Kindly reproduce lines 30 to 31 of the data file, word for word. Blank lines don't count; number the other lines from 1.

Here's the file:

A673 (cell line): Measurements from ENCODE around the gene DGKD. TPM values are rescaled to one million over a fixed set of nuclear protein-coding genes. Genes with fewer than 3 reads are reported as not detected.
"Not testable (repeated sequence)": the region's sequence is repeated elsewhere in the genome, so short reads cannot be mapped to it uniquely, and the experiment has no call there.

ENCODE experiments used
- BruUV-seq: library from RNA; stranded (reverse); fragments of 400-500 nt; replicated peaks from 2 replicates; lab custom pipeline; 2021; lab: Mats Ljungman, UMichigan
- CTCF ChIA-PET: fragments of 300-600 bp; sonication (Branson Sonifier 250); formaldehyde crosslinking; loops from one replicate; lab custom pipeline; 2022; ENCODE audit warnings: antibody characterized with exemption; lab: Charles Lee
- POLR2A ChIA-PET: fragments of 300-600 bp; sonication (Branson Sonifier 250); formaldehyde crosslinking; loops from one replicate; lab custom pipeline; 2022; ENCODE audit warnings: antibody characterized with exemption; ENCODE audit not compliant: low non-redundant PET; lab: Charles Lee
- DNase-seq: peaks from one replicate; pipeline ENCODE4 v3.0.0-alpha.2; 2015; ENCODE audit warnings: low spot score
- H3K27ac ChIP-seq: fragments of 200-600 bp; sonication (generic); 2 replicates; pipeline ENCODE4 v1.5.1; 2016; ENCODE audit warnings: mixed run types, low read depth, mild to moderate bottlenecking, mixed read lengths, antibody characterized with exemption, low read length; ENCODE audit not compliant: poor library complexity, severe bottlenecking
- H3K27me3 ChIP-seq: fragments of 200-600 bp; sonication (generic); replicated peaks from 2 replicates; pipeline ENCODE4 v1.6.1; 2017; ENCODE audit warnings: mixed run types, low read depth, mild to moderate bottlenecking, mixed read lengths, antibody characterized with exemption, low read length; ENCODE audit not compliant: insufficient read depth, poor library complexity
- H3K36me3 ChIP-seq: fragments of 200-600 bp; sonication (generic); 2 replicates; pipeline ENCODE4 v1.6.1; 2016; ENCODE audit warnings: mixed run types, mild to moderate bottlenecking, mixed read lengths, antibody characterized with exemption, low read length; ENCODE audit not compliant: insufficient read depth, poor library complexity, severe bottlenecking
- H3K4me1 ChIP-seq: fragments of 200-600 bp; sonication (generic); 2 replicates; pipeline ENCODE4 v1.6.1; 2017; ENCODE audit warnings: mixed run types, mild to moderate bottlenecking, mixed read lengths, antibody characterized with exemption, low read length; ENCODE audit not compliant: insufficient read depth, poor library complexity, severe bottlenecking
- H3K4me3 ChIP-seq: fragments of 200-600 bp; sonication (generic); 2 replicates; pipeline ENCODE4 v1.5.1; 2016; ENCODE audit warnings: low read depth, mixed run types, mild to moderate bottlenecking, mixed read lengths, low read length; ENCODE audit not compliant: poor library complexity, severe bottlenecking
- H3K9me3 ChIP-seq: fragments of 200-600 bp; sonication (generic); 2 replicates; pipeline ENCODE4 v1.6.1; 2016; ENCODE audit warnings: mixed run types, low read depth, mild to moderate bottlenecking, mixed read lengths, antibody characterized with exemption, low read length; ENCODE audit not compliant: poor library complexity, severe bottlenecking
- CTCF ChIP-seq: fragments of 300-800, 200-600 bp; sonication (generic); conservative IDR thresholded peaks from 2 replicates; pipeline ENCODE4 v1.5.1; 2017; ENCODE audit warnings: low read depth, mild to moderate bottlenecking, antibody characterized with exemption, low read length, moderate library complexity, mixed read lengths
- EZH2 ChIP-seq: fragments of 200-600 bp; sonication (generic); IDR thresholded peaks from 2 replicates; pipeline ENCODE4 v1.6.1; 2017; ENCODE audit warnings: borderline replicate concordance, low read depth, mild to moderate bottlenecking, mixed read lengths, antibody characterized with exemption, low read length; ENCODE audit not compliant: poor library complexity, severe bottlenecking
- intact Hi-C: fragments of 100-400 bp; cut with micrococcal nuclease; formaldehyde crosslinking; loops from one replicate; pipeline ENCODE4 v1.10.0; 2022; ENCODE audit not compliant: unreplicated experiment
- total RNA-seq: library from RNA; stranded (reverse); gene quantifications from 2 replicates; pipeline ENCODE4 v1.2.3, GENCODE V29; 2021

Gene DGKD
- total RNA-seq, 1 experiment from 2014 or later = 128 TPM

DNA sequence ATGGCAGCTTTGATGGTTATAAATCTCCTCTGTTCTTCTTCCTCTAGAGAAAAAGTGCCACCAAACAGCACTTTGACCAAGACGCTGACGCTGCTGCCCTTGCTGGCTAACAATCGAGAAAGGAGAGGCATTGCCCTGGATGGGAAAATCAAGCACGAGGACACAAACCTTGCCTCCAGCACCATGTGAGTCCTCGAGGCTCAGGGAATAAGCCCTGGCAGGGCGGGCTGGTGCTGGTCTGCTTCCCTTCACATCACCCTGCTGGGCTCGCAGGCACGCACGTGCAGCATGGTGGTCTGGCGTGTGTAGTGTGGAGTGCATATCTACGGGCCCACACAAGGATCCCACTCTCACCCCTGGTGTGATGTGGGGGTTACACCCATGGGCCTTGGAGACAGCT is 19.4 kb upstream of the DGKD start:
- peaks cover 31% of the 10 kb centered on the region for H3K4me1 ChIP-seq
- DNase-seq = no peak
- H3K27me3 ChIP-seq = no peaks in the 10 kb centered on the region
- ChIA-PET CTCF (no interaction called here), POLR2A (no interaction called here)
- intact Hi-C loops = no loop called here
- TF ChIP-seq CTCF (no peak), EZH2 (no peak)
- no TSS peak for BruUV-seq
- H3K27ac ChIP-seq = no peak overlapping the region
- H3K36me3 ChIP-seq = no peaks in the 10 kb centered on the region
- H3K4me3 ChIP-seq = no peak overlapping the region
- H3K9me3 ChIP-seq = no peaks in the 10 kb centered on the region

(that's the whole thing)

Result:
- H3K4me3 ChIP-seq = no peak overlapping the region
- H3K9me3 ChIP-seq = no peaks in the 10 kb centered on the region